The Rolling Stones Go Small with Big Results on ‘El Mocambo 1977’

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The audience makes considerably less noise on the Rolling Stones’ new El Mocambo 1977 than on any of the group’s many other recently issued concert recordings, but that’s not because the shows it captures are any less praiseworthy. On the contrary, this Toronto recording ranks with the best of the Stones’ live LPs. Most of the others, though, find the group in huge arenas or even bigger outdoor venues. The audience for the 2006 Rio de Janeiro concert featured on last year’s A Bigger Bang Live on Copacabana Beach, for example, was estimated at an astonishing one and a half million. By contrast, the capacity crowd for the El Mocambo shows totaled just 300 people.

The venue’s size was bad news for anyone who couldn’t gain admission to witness the Stones’ unadvertised appearance there, where they were billed as the Cockroaches, purportedly an obscure opening act for Canada’s April Wine. The intimate club setting turned out to be great news, however, for those who attended—as it is for listeners to El Mocambo 1977—because it seemingly helped to recharge the group.

Think of this as the Stones’ version of the Beatles’ 1969 rooftop concert at Abbey Road studios: In both cases, a small audience watched as a supergroup made a surprise appearance, reverted to elemental rock and roll, and seemed looser and more engaged than it had in the stadiums. The excellence of 1978’s Some Girls—which the Stones began recording only seven months after their El Mocambo shows—may have seemed surprising to many people at the time but probably not to anyone who attended these Toronto concerts, where Mick Jagger, Keith Richards, Charlie Watts, Bill Wyman, and Ronnie Wood were all in top form, as were such guests as keyboardist Billy Preston.

The Rolling Stones (Photo: Helmut Newton; used with permission)

You can hear for yourself just how fired up they all were at these shows on the well-recorded El Mocambo 1977, the first-ever official release of one of the group’s two full performances there. (Four tracks from the shows were included on 1977’s Love You Live and were a highlight of that release.) This two-CD set features a new Bob Clearmountain mix and includes the band’s entire March 5 set plus three songs from their show on the previous night.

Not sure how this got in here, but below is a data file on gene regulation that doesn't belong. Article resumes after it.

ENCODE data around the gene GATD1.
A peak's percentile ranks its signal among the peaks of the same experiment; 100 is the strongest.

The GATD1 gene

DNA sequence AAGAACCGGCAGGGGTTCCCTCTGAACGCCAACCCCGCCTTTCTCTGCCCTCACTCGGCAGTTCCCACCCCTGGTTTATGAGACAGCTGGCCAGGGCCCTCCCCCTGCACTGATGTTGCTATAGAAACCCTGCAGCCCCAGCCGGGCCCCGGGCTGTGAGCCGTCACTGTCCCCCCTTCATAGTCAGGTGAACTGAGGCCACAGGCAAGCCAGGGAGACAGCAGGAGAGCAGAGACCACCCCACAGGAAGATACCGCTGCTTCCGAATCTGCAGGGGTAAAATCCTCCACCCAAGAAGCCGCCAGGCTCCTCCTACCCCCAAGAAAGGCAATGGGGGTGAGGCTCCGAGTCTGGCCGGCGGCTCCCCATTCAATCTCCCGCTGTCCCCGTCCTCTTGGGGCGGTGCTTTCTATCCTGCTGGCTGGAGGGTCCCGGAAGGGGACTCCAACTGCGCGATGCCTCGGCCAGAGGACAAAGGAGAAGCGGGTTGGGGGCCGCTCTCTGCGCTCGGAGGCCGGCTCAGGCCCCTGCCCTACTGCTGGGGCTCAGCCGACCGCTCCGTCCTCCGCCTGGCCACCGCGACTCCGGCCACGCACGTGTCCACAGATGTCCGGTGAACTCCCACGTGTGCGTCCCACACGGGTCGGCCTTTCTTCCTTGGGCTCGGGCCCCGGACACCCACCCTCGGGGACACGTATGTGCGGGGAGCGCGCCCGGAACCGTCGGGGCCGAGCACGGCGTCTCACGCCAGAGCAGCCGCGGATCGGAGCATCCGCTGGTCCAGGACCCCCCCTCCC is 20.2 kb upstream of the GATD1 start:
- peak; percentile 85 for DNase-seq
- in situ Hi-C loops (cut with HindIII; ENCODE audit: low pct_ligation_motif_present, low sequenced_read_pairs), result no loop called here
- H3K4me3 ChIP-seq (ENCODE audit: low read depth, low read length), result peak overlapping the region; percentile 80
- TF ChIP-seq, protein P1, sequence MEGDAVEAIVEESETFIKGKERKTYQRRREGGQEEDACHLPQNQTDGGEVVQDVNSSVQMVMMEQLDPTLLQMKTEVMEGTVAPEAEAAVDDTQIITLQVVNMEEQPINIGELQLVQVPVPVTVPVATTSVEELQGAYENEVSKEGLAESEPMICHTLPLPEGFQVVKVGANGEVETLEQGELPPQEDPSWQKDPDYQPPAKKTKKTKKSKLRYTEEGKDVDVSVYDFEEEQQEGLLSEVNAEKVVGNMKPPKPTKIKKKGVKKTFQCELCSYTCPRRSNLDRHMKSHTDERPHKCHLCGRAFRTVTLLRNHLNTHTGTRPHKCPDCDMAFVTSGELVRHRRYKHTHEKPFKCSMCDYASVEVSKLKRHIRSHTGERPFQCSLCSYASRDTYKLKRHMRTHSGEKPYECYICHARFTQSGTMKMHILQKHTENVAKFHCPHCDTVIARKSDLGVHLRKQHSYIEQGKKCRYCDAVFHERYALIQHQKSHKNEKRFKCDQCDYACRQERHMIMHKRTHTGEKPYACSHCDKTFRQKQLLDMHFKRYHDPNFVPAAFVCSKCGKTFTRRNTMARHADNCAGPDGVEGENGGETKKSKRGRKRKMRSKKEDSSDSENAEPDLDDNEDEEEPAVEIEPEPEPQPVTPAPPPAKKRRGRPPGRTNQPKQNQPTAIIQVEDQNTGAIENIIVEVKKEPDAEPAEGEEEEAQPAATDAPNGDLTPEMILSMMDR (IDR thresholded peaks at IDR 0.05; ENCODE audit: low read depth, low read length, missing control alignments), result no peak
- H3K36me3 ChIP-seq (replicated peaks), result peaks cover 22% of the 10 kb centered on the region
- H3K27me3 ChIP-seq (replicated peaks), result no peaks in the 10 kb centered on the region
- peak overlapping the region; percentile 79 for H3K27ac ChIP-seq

The 107-minute, 23-song program embraces some of the Stones’ biggest hits, such as “It’s Only Rock ’n’ Roll,” “Jumpin’ Jack Flash,” “Honky Tonk Women,” “Let’s Spend the Night Together” and “Brown Sugar,” plus five of the eight tracks from the then recently issued (and somewhat underrated) Black and Blue, including the excellent “Fool to Cry” (but, alas, not the great “Memory Motel”).

Also here are covers of six of the early American blues-rockers that inspired the group, such as Chuck Berry’s “Around and Around,” Willie Dixon’s “Little Red Rooster,” Bobby Troup’s “Route 66” and Muddy Waters’ “Mannish Boy.”

The El Mocambo may have been filled to capacity with its audience of 300, but if you crank this music up and close your eyes, you can feel as if you’ve squeezed in as No. 301.

El Mocambo 1977 Track List

1. Honky Tonk Women
2. All Down The Line
3. Hand Of Fate
4. Route 66
5. Fool To Cry
6. Crazy Mama
7. Mannish Boy
8. Crackin’ Up
9. Dance Little Sister
10. Around And Around
11. Tumbling Dice
12. Hot Stuff
13. Star Star
14. Let’s Spend The Night Together
15. Worried Life Blues
16. Little Red Rooster
17. It’s Only Rock ‘N’ Roll (But I Like It)
18. Rip This Joint
19. Brown Sugar
20. Jumpin’ Jack Flash
21. Melody
22. Luxury
23. Worried About You

The Rolling Stones are celebrating their 60th anniversary with a 2022 tour. Tickets are available here and here.

Related: Our Album Rewind of the Stones’ outstanding Get Yer Ya-Ya’s Out live release

Jeff Burger

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